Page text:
This research was funded by the SensDehesa project (PP.PEI.IDF201601.16), co-funded at 80% by the European Regional Development Fund (ERDF) as part of the Andalusian operational program 2014–2020. E.C.’s work was developed under the “Formación de Profesorado Universitario” FPU subprogram (Ministerio de Educación, Cultura y Deporte—Gobierno de España), and A.A was funded by the European Union’s Horizon 2020 Research and Innovation program under the Marie Skłodowska-Curie grant agreement No703978.

Acknowledgments

The authors would like to thank Hector Nieto and Pablo Zarco-Tejada for the use of the high-resolution image from 27 August 2015 over Santa Clotilde. We also would like to acknowledge Mario Ramos for his help with installation and maintenance of instruments. Finally, we thank the owner of Santa Clotilde farm for kindly letting us use his facilities.

Conflicts of Interest

The authors declare no conflict of interest.

References

  1. Birot, Y.; Gracia, C.; Palahí, M. Water for Forests and People in the Mediterranean: A Challenging Balance. What Science Can Tell Us; European Forest Institute: Helsinki, Finland, 2011; ISBN 9789525453799. [Google Scholar]
  2. Milano, M.; Ruelland, D.; Fernandez, S.; Dezetter, A.; Fabre, J.; Servat, E.; Fritsch, J.M.; Ardoin-Bardin, S.; Thivet, G. Current state of Mediterranean water resources and future trends under climatic and anthropogenic changes. Hydrol. Sci. J. 2013, 58, 498–518. [Google Scholar] [CrossRef]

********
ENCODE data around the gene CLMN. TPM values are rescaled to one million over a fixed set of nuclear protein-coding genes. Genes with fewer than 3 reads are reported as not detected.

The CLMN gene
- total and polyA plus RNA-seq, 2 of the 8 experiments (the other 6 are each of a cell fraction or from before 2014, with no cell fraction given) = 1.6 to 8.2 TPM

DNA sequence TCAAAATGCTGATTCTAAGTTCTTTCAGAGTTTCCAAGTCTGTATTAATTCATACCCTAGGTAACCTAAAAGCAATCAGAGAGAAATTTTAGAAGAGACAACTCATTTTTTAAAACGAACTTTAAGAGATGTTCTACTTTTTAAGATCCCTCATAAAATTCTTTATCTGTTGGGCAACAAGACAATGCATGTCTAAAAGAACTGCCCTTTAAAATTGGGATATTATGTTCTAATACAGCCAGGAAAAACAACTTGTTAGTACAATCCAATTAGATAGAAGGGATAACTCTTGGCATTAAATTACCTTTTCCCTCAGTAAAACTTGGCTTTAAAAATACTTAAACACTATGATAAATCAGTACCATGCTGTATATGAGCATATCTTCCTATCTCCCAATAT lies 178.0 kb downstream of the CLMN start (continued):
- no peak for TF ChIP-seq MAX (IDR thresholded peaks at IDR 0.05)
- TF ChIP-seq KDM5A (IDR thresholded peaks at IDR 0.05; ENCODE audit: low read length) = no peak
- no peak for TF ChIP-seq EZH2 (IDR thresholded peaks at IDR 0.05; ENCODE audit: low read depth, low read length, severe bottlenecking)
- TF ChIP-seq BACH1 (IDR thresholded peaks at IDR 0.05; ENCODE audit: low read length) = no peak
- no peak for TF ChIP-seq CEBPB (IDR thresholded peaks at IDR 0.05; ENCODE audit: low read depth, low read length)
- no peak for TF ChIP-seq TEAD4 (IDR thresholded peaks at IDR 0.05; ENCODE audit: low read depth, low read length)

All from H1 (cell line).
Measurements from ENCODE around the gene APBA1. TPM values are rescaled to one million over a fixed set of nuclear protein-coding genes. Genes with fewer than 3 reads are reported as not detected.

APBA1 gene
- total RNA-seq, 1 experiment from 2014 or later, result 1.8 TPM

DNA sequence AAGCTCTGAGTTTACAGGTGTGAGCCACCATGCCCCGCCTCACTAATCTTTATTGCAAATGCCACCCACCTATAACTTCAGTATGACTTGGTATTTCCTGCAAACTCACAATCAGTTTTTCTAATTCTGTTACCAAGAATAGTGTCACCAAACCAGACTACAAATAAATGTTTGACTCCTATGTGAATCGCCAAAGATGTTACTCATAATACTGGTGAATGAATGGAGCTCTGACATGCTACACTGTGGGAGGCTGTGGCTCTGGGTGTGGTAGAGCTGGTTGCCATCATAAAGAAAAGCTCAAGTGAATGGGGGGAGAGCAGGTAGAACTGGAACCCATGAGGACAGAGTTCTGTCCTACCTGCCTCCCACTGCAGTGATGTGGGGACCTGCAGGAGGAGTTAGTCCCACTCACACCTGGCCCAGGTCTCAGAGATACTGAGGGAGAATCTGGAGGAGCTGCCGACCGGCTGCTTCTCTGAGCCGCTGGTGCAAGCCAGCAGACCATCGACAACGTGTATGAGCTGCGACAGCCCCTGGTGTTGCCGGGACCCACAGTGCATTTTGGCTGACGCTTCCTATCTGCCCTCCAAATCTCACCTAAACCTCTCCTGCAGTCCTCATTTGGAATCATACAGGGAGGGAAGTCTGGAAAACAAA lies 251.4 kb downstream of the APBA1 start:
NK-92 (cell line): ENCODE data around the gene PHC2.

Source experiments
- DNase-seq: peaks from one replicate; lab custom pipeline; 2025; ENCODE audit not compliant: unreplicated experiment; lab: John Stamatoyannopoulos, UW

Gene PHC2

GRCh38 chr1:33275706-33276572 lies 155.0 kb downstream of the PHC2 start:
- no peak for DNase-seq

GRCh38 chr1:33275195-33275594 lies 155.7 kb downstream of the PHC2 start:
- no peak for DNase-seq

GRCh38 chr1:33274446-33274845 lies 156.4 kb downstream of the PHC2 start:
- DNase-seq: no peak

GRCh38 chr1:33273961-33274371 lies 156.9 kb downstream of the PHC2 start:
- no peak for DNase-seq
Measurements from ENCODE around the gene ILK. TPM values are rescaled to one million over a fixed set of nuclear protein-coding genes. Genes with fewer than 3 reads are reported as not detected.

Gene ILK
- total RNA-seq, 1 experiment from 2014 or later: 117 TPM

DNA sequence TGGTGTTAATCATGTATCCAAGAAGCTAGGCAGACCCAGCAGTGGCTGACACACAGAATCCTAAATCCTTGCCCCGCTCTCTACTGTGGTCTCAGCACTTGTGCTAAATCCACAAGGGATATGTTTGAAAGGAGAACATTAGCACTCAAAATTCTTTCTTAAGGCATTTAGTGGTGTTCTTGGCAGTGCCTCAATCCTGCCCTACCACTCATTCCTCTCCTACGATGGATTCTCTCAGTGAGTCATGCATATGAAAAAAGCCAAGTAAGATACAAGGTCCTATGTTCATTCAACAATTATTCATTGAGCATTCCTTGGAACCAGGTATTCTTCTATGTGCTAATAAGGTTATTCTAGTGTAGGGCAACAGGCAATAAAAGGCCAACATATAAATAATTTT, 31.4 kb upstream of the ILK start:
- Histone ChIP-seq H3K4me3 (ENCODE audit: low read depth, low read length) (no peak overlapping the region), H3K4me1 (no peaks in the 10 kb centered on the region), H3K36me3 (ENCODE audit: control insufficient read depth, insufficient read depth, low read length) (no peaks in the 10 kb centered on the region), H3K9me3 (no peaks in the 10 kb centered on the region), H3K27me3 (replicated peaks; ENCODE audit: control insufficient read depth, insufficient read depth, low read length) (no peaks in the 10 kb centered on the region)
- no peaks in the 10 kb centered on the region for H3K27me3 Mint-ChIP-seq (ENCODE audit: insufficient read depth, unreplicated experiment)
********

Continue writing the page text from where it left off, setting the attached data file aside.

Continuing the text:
3. Baldocchi, D.D.; Xu, L. What limits evaporation from Mediterranean oak woodlands—The supply of moisture in the soil, physiological control by plants or the demand by the atmosphere? Adv. Water Resour. 2007, 30, 2113–2122. [Google Scholar] [CrossRef]
  4. David, T.S.; Henriques, M.O.; Kurz-Besson, C.; Nunes, J.; Valente, F.; Vaz, M.; Pereira, J.S.; Siegwolf, R.; Chaves, M.M.; Gazarini, L.C.; et al. Water-use strategies in two co-occurring Mediterranean evergreen oaks: Surviving the summer drought. Tree Physiol. 2007, 27, 793–803. [Google Scholar] [CrossRef] [PubMed] [Green Version]
  5. Moreno, G.; Pulido, F.J. The Functioning, Management and Persistence of Dehesas. Agrofor. Eur. 2008, 10600, 127–160. [Google Scholar] [CrossRef]
  6. Moreno, G.; Obrador, J.J.; Cubera, E.; Dupraz, C. Fine root distribution in Dehesas of Central-Western Spain. Plant Soil 2005, 277, 153–162. [Google Scholar] [CrossRef]
  7. Cubera, E.; Morena, G. Effect of single Quercus ilex trees upon spatial and seasonal changes in soil water content in dehesas of central western Spain. Ann. For. Sci. 2007, 64, 355–364. [Google Scholar] [CrossRef] [Green Version]
  8. Joffre, R.; Rambal, S. How tree cover influences the water balance of Mediterranean rangelands. Ecology 1993, 74, 570–582. [Google Scholar] [CrossRef]
  9. Gauquelin, T.; Michon, G.; Joffre, R.; Duponnois, R.; Génin, D.; Fady, B.; Bou Dagher-Kharrat, M.; Derridj, A.; Slimani, S.; Badri, W.; et al. Mediterranean forests, land use and climate change: A social-ecological perspective. Reg. Environ. Chang. 2018, 18, 623–636. [Google Scholar] [CrossRef]
  10. Campos, P.; Huntsinger, L.; Oviedo, J.; Díaz, M.; Starrs, P.; Standiford, R.; Montero, G. Mediterranean Oak Woodland Working Landscapes: Dehesas of Spain and Ranchlands of California; Springer: Berlin, Germany, 2013; ISBN 978-94-007-6706-5. [Google Scholar]
  11. Plieninger, T.; Rolo, V.; Moreno, G. Large-scale patterns of Quercus ilex, Quercus suber, and Quercus pyrenaica regeneration in central-western Spain. Ecosystems 2010, 13, 644–660. [Google Scholar] [CrossRef]